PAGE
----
Serotonin is a 5-hydroxytryptamine neurotransmitter, and depletion of serotonin has been shown to contribute to migraines.1
Serotonin taken orally does not pass into the serotonergic2,3 pathways of the central nervous system because the brain cannot absorb serotonin from the bloodstream, and it does not easily cross the blood-brain barrier. However, tryptophan and its metabolite 5-hydroxytryptophan (5-HTP), from which serotonin is synthesized, can and does cross the blood-brain barrier with ease.4 These agents are available as dietary supplements and may be effective serotonergic agents.
Drugs may hinder the natural use/loss of serotonin, activate receptors, or mimic the effects, (these are known as selective serotonin reuptake inhibitors, serotonin agonists, serotonin antagonists, serotonin releasing agents), but drugs do not increase the supply of serotonin. So although drugs may temporarily help symptoms, they do not provide a cure for the migraine origin or solve the issue.
Serotonin Function in Relation to Migraine
- Serotonin plays an important role as a neurotransmitter in the modulation of anger, aggression, body temperature, mood, sleep, human sexuality, appetite, and metabolism, as well as stimulating vomiting.
- Serotonin is found extensively in the gastrointestinal tract; about 80-90% of the body’s total serotonin is produced in the gut.5
- In the blood, the major storage site is platelets, which collect serotonin for use in mediating post-injury vasoconstriction.6
- Serotonin depletion can be triggered by rapid or ongoing fluctuation in hormones, weather, food intolerances, stress, leaky gut, microbiome issues, and more.
How does one naturally increase serotonin levels?
- Serotonin levels may be increased by supplement of 5-hydroxitryptophan (5-HTP) and tryptophan. However, increasing foods rich in tryptophan (i.e. meats, proteins) does not increase serotonin levels, due to competition with other amino acids. What is required to increase serotonin production is an increase in the ratio of tryptophan to phenylalanine and leucine. Fruits with a good ratio include dates, papaya and banana. Foods with a lower ratio inhibit the production of serotonin. These include whole wheat and rye bread.7,8
- Much research has indicated that vigorous aerobic exercise improves mood, believed to be facilitated by an increase in serotonin levels. Research also suggests that eating a diet rich in whole grain carbohydrates and low in protein will increase serotonin by secreting insulin, which helps in amino acid competition. However, increasing insulin for a long period of time can sometimes onset insulin resistance, which is related to obesity, type 2 diabetes, and lower serotonin levels. It is also believed that muscles use many of the amino acids except tryptophan, allowing men to have more serotonin than women. Massage therapy has also been shown to help improve migraine frequency due to reducing stress and muscular triggers.9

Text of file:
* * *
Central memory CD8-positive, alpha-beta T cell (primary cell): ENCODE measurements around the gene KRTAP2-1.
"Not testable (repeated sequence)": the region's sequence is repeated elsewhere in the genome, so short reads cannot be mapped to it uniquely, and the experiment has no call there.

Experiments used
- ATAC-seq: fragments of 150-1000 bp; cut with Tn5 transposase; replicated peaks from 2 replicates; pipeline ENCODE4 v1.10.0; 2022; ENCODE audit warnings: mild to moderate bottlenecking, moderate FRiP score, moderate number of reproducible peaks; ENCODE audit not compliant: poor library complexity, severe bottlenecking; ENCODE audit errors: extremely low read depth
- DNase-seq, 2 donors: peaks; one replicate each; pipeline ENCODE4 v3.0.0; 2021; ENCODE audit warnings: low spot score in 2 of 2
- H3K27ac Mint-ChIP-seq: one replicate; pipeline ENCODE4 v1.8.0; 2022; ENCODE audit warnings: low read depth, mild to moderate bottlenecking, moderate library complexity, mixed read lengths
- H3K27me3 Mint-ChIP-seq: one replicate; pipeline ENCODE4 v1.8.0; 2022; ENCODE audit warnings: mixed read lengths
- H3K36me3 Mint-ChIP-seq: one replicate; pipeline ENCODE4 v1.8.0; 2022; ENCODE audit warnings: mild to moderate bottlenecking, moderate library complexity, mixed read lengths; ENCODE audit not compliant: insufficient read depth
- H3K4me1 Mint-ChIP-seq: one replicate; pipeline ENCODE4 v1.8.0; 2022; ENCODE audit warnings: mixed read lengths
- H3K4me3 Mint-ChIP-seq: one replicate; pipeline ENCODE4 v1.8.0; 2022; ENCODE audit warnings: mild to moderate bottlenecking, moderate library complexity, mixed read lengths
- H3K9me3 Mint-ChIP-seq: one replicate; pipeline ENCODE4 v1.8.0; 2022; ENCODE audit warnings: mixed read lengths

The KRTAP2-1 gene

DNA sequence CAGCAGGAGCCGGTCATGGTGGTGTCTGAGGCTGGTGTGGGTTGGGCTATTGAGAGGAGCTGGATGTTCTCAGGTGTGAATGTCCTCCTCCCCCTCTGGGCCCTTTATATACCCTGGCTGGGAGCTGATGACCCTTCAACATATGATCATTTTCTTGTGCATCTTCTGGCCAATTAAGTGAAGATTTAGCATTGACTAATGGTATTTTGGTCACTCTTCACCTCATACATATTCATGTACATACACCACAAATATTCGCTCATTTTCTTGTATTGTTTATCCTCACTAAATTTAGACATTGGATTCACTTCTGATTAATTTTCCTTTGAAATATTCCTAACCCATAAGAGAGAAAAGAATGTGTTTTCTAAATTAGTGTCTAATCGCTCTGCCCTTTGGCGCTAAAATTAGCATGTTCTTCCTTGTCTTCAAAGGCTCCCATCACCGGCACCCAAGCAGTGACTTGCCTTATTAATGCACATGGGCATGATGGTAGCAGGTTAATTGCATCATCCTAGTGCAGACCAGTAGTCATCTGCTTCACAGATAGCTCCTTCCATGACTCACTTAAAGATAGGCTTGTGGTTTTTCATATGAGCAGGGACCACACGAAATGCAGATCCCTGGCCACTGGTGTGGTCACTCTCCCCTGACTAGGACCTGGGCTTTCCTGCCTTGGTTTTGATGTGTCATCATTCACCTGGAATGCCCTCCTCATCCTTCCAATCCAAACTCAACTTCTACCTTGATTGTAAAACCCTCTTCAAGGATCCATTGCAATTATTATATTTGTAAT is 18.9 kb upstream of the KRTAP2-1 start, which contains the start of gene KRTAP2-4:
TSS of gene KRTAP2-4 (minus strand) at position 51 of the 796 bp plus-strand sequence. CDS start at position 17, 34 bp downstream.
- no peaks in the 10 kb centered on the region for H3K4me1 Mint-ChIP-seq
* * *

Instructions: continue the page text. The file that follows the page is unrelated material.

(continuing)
- Bright light therapy is another popular method which prevents the conversion of serotonin to melatonin. A similar effect is obtained by spending more time in natural sunlight. Recently, acupuncture has been shown to stimulate the release of serotonin levels in lab animals.
- The American Migraine Prevention Study (AMPS)- a consumer driven study sponsored by Dynamic Health Resources, which found that a specific customized nutritional coaching protocol is successful in helping most participants naturally overcome serotonin deficiency. Learn More.
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2Serotonergic – Wikipedia
3Allocca, J., Carvalho, J. J., & Huffman, K. (August 2006). American migraine prevention study. https://clinicaltrials.gov/ct2/show/NCT00363506
4Sahelian, Ray. 5-HTP: Nature’s Serotonin Solution. Avery, 1998.
6Feldberg W, Toh CC (February 1953). “Distribution of 5-hydroxytryptamine (serotonin, enteramine) in the wall of the digestive tract”. The Journal of Physiology. 119 (2–3): 352–362.
6SERUM VASOCONSTRICTOR (SEROTONIN) (jbc.org)
7How to increase serotonin in the human brain without drugs (jpn.ca)
8Strasser, Barbaraa; Gostner, Johanna M.a; Fuchs, Dietmarb. Mood, food, and cognition: role of tryptophan and serotonin. Current Opinion in Clinical Nutrition and Metabolic Care 19(1):p 55-61, January 2016. | DOI: 10.1097/MCO.0000000000000237
9Tiffany Field, Maria Hernandez-Reif, Miguel Diego, Saul Schanberg & Cynthia Kuhn (2005) Cortisol Decreases and Serotonin And Dopamine Increase Following Massage Therapy, International Journal of Neuroscience, 115:10, 1397-1413, DOI: 10.1080/00207450590956459